Other entry points include NCBI Entrez ‘DocSum’ reports for PubChem substance, compound and bioassay records, where the BioActivity Summary tool can be invoked for each individual record as well as for the entire data set resulted from an Entrez search. This can be done by using the explicit ‘BioActivity Analysis’ link, or clicking the double six-member ring icon from the ‘Tools’ area. For example, one may start, in Entrez's PubChem Compound database, with a compound submitted to PubChem by a journal article reporting specific enzyme inhibitors. To verify the discussed inhibition activity of the enzyme inhibitor, one can compare the reported bioactivity information to the biological tests deposited in PubChem. Alternatively, one may start a structure search with a given substructure using the service provided at http://pubchem.ncbi.nlm.nih.gov/search/search.cgi, and launch the BioActivity Summary tool for the resulting compound set to the link described above. In another case, one may search PubChem BioAssay database for all available screening tests for a particular target, then use the BioActivity Summary tool to examine the bioactivity outcomes from each screening experiment, compare the hit list and compile a library of bioactive compounds for the target. Users can also choose to access this analysis tool through the common gateway of PubChem BioActivity Analysis Service provided at: http://pubchem.ncbi.nlm.nih.gov/assay/assay.cgi?p=bioactivity. From this entry point, the dataset of assay, substance/compound, which are subject to the analysis, can be specified by entering an ID list, providing a text file contains the IDs (comma separated, or one ID per line), or referring to an Entrez search history. This entry point provides the flexibility to focus the analysis on a well defined compound and assay dataset, for example, to evaluate the toxicity properties for the compounds of one's interest using only toxicity profiling assays available at PubChem. In the case that only compound input is specified, a summary for all available biological test results will be provided.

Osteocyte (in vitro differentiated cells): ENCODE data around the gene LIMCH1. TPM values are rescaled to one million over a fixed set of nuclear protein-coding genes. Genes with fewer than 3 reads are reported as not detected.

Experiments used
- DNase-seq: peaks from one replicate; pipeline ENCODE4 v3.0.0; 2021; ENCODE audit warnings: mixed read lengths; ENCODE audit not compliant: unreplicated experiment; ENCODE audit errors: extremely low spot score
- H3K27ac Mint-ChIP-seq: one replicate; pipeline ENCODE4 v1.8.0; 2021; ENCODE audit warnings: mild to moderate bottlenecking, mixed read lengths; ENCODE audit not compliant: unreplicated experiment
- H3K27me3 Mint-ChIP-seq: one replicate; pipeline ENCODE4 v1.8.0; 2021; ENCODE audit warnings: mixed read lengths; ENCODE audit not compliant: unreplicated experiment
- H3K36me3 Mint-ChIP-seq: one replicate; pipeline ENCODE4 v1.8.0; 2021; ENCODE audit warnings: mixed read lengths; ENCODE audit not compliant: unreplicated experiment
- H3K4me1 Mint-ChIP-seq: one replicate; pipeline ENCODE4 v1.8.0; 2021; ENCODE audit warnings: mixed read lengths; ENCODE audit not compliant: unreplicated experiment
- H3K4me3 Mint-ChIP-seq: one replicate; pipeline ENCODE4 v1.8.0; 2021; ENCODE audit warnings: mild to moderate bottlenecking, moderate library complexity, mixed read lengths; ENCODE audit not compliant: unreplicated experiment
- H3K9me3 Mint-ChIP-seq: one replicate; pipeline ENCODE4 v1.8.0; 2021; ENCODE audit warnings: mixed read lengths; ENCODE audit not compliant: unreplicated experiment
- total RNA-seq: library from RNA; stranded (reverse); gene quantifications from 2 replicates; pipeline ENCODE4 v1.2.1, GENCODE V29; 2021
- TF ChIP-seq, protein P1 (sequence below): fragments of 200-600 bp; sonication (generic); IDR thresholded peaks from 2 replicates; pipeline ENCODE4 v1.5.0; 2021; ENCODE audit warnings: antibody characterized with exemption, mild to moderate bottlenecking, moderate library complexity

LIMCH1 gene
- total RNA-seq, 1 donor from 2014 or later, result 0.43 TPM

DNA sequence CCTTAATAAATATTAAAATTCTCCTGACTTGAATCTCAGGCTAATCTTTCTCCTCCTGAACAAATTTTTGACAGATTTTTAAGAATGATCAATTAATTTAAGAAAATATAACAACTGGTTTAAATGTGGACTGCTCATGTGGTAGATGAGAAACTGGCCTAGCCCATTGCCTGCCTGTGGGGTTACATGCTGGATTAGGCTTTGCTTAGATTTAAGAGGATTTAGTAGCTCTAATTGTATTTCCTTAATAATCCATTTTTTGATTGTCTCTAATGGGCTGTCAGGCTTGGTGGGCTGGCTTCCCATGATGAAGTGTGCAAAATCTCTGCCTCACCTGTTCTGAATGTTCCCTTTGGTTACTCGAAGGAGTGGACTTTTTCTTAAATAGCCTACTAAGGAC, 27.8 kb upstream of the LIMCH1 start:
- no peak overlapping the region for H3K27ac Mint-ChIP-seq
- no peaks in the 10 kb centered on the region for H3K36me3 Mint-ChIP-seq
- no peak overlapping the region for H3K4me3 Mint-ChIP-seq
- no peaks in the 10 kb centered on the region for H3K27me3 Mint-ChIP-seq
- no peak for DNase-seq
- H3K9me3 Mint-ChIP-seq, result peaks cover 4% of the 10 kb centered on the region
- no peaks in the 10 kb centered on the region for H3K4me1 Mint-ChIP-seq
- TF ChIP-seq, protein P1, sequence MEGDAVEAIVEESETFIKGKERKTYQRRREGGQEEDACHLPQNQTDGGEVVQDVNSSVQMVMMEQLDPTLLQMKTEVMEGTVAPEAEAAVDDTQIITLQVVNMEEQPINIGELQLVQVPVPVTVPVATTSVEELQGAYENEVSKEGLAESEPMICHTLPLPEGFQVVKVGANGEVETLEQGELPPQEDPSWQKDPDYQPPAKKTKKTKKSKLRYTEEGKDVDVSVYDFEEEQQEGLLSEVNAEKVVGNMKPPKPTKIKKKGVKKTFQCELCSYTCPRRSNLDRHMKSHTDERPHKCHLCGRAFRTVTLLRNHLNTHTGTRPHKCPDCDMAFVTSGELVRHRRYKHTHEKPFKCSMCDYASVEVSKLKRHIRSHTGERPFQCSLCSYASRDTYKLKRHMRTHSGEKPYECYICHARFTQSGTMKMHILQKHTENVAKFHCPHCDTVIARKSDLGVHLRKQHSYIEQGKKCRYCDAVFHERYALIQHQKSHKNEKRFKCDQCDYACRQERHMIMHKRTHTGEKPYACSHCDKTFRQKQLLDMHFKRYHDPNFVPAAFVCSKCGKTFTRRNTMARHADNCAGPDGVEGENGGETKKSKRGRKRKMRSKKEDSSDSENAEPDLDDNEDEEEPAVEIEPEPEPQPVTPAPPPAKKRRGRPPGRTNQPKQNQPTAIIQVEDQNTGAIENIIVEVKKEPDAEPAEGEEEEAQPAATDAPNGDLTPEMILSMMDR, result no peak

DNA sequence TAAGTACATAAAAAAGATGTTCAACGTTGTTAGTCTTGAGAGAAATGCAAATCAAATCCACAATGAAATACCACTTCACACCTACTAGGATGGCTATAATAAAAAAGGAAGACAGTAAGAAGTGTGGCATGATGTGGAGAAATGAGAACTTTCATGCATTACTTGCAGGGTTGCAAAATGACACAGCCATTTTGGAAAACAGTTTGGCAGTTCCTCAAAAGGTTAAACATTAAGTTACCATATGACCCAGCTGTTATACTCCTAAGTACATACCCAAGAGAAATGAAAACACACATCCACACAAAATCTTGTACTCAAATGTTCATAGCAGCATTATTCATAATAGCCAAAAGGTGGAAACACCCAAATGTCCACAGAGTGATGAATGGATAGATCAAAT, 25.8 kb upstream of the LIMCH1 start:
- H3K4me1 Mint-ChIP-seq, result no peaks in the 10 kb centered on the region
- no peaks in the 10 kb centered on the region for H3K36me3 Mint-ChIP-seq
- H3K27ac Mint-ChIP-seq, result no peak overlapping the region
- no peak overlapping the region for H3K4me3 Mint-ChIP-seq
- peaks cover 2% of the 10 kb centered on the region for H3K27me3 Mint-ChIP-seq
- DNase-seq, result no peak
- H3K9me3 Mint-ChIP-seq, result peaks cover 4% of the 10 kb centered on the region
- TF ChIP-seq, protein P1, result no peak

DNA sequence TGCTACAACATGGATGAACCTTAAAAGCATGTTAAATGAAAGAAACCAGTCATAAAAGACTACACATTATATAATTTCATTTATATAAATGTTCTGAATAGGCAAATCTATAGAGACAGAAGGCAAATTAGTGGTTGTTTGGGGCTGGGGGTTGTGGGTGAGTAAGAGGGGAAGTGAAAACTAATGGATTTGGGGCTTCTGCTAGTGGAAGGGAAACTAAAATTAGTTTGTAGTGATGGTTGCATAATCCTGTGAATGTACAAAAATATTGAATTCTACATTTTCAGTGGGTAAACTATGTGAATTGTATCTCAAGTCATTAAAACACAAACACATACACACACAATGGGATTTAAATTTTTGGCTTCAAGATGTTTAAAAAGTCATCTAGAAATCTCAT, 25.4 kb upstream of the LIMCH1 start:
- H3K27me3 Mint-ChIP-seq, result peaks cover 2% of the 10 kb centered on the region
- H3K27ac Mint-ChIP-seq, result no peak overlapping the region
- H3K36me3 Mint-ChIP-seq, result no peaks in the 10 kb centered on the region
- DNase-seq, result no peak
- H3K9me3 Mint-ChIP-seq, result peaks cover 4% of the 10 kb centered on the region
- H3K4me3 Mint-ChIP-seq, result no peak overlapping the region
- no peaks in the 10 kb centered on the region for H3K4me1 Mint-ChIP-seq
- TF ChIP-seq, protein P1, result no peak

In addition to providing a bioactivity overview, this service serves as the starting point in the bioactivity analysis process, which leads users to further analysis using the Structure–Activity Analysis tool and Data Table tool which will be described in the following sections. PubChem Data Table tool supports the retrieval of assay data from multiple depositions. Prior to such analysis, multiple assays can be specified using the checkbox on the page provided with the BioActivity Summary tool. The results of the BioActivity Summary analysis are saved on a temporary server, and will be available only for a limited period of time, usually 48 hours. The status of this analysis, however, can be saved through the ‘Save View’ feature to facilitate scientific communication. Analysis can be resumed by importing the status file through the web server at http://pubchem.ncbi.nlm.nih.gov/assay/assay.cgi?p=qfile under the common gateway of PubChem BioActivity Analysis Service.